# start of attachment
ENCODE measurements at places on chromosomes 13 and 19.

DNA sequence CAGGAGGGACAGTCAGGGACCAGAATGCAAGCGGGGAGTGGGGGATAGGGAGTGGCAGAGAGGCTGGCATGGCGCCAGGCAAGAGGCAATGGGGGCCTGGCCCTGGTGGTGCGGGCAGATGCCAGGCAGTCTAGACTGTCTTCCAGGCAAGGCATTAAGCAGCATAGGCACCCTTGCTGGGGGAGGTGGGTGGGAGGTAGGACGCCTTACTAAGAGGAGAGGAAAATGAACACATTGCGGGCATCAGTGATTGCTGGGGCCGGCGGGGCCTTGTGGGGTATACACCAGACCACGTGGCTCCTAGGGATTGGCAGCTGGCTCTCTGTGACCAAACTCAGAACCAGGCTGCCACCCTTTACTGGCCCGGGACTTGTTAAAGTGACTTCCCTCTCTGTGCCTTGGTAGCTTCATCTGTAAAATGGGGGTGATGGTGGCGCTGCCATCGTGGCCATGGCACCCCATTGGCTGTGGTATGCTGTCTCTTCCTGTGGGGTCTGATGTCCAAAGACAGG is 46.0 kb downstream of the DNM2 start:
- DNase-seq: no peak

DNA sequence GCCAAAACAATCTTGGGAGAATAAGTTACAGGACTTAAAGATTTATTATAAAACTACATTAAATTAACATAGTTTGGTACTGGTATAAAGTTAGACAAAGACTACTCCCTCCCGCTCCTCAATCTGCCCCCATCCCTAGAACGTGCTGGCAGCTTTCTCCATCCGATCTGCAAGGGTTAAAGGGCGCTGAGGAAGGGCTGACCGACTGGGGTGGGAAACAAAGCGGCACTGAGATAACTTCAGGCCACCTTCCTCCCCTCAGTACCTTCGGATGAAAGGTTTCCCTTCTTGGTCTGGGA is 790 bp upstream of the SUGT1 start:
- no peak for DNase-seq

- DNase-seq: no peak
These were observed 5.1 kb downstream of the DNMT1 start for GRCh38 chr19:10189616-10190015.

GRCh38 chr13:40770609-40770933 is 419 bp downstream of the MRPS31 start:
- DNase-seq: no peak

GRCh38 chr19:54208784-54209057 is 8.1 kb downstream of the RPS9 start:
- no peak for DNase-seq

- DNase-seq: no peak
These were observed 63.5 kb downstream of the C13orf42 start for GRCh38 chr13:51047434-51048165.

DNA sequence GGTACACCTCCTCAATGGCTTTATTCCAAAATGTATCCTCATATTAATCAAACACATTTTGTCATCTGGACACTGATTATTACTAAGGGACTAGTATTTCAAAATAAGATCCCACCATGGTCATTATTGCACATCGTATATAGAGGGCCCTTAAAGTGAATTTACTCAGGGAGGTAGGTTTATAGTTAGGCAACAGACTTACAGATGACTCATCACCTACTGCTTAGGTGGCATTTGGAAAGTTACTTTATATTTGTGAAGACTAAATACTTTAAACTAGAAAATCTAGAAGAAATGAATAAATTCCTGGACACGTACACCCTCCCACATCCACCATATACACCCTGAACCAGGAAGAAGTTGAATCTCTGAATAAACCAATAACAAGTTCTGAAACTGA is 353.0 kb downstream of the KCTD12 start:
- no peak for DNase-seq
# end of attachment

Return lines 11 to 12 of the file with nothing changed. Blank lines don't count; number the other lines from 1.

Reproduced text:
- no peak for DNase-seq

- DNase-seq: no peak